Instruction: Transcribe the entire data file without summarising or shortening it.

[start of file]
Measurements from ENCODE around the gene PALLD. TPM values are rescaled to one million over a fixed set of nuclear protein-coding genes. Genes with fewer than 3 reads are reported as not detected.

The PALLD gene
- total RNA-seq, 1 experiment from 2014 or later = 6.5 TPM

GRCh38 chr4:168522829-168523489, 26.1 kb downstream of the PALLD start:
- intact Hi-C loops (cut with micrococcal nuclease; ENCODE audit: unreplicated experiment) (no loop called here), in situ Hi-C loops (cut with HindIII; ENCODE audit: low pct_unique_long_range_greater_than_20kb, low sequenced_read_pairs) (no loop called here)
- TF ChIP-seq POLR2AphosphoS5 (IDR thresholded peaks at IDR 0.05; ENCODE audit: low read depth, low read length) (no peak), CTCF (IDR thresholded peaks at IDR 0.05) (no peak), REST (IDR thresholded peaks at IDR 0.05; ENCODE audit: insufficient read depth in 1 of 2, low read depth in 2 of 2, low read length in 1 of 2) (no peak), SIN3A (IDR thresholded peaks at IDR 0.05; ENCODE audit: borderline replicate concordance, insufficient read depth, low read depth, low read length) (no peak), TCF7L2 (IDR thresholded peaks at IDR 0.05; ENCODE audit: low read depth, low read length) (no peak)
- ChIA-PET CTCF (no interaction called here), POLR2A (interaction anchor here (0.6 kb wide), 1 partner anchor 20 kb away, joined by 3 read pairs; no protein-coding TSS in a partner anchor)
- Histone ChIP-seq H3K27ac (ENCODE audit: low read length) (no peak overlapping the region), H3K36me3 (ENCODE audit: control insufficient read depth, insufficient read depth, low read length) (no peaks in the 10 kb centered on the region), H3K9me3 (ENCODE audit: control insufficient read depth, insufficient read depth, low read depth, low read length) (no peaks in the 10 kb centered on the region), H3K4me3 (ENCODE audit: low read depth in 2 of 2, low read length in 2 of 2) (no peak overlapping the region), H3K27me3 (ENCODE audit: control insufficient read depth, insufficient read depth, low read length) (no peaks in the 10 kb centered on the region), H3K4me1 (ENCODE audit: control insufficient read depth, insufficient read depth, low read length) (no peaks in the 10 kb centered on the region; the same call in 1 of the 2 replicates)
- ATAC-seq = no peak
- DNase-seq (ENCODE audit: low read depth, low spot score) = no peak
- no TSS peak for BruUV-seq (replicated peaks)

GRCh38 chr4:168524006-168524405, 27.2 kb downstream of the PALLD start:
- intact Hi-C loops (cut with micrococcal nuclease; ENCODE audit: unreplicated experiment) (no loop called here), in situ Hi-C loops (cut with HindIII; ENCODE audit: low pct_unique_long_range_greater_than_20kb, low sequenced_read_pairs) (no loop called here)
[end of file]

Measurements from ENCODE around the gene PALLD. TPM values are rescaled to one million over a fixed set of nuclear protein-coding genes. Genes with fewer than 3 reads are reported as not detected.

The PALLD gene
- total RNA-seq, 1 experiment from 2014 or later = 6.5 TPM

GRCh38 chr4:168522829-168523489, 26.1 kb downstream of the PALLD start:
- intact Hi-C loops (cut with micrococcal nuclease; ENCODE audit: unreplicated experiment) (no loop called here), in situ Hi-C loops (cut with HindIII; ENCODE audit: low pct_unique_long_range_greater_than_20kb, low sequenced_read_pairs) (no loop called here)
- TF ChIP-seq POLR2AphosphoS5 (IDR thresholded peaks at IDR 0.05; ENCODE audit: low read depth, low read length) (no peak), CTCF (IDR thresholded peaks at IDR 0.05) (no peak), REST (IDR thresholded peaks at IDR 0.05; ENCODE audit: insufficient read depth in 1 of 2, low read depth in 2 of 2, low read length in 1 of 2) (no peak), SIN3A (IDR thresholded peaks at IDR 0.05; ENCODE audit: borderline replicate concordance, insufficient read depth, low read depth, low read length) (no peak), TCF7L2 (IDR thresholded peaks at IDR 0.05; ENCODE audit: low read depth, low read length) (no peak)
- ChIA-PET CTCF (no interaction called here), POLR2A (interaction anchor here (0.6 kb wide), 1 partner anchor 20 kb away, joined by 3 read pairs; no protein-coding TSS in a partner anchor)
- Histone ChIP-seq H3K27ac (ENCODE audit: low read length) (no peak overlapping the region), H3K36me3 (ENCODE audit: control insufficient read depth, insufficient read depth, low read length) (no peaks in the 10 kb centered on the region), H3K9me3 (ENCODE audit: control insufficient read depth, insufficient read depth, low read depth, low read length) (no peaks in the 10 kb centered on the region), H3K4me3 (ENCODE audit: low read depth in 2 of 2, low read length in 2 of 2) (no peak overlapping the region), H3K27me3 (ENCODE audit: control insufficient read depth, insufficient read depth, low read length) (no peaks in the 10 kb centered on the region), H3K4me1 (ENCODE audit: control insufficient read depth, insufficient read depth, low read length) (no peaks in the 10 kb centered on the region; the same call in 1 of the 2 replicates)
- ATAC-seq = no peak
- DNase-seq (ENCODE audit: low read depth, low spot score) = no peak
- no TSS peak for BruUV-seq (replicated peaks)

GRCh38 chr4:168524006-168524405, 27.2 kb downstream of the PALLD start:
- intact Hi-C loops (cut with micrococcal nuclease; ENCODE audit: unreplicated experiment) (no loop called here), in situ Hi-C loops (cut with HindIII; ENCODE audit: low pct_unique_long_range_greater_than_20kb, low sequenced_read_pairs) (no loop called here)